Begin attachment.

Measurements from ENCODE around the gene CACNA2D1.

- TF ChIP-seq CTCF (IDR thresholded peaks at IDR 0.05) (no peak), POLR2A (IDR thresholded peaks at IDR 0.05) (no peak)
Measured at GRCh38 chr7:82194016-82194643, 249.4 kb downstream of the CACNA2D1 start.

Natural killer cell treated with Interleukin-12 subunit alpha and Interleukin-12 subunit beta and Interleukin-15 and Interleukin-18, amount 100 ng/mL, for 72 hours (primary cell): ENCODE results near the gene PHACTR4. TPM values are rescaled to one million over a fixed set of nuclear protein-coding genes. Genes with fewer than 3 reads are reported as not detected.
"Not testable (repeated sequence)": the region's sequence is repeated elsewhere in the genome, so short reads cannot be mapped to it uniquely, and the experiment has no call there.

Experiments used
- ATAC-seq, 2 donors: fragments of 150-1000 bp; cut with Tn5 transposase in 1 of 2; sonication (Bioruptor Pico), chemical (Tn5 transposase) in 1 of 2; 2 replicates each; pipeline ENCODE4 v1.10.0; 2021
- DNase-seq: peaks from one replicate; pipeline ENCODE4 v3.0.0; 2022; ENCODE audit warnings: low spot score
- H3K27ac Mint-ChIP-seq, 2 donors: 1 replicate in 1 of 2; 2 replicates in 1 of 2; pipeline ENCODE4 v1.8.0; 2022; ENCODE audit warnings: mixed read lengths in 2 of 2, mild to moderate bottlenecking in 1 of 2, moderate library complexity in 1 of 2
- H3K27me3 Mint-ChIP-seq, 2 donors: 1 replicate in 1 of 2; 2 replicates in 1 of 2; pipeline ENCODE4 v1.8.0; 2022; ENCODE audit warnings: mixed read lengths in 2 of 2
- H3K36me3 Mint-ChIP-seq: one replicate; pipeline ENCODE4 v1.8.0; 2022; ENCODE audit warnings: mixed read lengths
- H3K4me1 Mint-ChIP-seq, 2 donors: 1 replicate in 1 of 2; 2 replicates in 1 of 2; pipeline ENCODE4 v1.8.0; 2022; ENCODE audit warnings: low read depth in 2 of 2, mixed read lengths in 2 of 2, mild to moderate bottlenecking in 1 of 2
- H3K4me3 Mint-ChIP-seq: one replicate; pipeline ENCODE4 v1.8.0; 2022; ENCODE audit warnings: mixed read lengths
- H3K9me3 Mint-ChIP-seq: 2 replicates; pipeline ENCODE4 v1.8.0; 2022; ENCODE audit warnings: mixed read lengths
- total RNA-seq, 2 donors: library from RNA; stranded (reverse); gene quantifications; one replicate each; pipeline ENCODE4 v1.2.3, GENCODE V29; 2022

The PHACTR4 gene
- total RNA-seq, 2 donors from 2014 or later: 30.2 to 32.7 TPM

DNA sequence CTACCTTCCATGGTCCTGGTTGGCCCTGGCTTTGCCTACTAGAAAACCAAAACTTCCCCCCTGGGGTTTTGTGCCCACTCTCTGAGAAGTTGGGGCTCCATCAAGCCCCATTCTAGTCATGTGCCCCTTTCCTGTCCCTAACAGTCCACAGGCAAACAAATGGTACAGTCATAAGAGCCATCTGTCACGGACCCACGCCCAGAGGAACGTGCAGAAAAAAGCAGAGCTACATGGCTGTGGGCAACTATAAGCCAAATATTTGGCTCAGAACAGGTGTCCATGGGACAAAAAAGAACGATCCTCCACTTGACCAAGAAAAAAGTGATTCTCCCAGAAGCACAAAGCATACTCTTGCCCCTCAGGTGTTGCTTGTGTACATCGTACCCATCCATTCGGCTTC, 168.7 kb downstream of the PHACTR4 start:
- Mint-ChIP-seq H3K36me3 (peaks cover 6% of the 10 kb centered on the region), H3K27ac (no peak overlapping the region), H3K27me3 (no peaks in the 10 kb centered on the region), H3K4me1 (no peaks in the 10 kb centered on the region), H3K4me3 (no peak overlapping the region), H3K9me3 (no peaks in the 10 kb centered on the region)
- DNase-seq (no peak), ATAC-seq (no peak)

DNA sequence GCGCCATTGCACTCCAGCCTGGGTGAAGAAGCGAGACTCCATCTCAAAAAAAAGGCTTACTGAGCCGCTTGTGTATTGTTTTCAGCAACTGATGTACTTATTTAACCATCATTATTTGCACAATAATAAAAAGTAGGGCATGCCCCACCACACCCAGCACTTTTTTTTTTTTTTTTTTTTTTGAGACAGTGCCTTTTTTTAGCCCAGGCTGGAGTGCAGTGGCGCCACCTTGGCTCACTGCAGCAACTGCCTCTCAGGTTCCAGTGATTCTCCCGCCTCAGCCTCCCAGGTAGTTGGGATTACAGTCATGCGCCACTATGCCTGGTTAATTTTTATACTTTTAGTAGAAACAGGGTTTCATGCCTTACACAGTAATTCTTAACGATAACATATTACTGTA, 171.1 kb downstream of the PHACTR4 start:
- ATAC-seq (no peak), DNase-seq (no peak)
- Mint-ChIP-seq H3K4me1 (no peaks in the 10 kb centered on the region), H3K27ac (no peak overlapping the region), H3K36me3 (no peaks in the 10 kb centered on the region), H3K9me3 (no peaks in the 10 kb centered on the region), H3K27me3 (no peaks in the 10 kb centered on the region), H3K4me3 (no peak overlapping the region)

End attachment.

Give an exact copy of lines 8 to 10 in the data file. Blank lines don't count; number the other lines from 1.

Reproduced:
- DNase-seq: peaks from one replicate; pipeline ENCODE4 v3.0.0; 2022; ENCODE audit warnings: low spot score
- H3K27ac Mint-ChIP-seq, 2 donors: 1 replicate in 1 of 2; 2 replicates in 1 of 2; pipeline ENCODE4 v1.8.0; 2022; ENCODE audit warnings: mixed read lengths in 2 of 2, mild to moderate bottlenecking in 1 of 2, moderate library complexity in 1 of 2
- H3K27me3 Mint-ChIP-seq, 2 donors: 1 replicate in 1 of 2; 2 replicates in 1 of 2; pipeline ENCODE4 v1.8.0; 2022; ENCODE audit warnings: mixed read lengths in 2 of 2